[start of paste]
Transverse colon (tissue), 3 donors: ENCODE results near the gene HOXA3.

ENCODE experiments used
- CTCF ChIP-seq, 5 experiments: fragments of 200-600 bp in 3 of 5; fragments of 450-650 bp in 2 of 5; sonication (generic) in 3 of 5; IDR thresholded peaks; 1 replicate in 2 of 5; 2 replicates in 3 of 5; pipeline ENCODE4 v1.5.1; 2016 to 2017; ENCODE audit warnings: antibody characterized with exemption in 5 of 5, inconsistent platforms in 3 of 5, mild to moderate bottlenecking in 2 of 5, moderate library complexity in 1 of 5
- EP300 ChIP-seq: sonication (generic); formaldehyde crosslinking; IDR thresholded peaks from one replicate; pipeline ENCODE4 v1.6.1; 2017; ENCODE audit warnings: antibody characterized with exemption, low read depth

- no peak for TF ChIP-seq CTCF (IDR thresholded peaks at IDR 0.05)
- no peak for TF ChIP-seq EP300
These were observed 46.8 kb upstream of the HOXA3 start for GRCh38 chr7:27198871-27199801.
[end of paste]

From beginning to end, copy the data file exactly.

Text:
Transverse colon (tissue), 3 donors: ENCODE results near the gene HOXA3.

ENCODE experiments used
- CTCF ChIP-seq, 5 experiments: fragments of 200-600 bp in 3 of 5; fragments of 450-650 bp in 2 of 5; sonication (generic) in 3 of 5; IDR thresholded peaks; 1 replicate in 2 of 5; 2 replicates in 3 of 5; pipeline ENCODE4 v1.5.1; 2016 to 2017; ENCODE audit warnings: antibody characterized with exemption in 5 of 5, inconsistent platforms in 3 of 5, mild to moderate bottlenecking in 2 of 5, moderate library complexity in 1 of 5
- EP300 ChIP-seq: sonication (generic); formaldehyde crosslinking; IDR thresholded peaks from one replicate; pipeline ENCODE4 v1.6.1; 2017; ENCODE audit warnings: antibody characterized with exemption, low read depth

- no peak for TF ChIP-seq CTCF (IDR thresholded peaks at IDR 0.05)
- no peak for TF ChIP-seq EP300
These were observed 46.8 kb upstream of the HOXA3 start for GRCh38 chr7:27198871-27199801.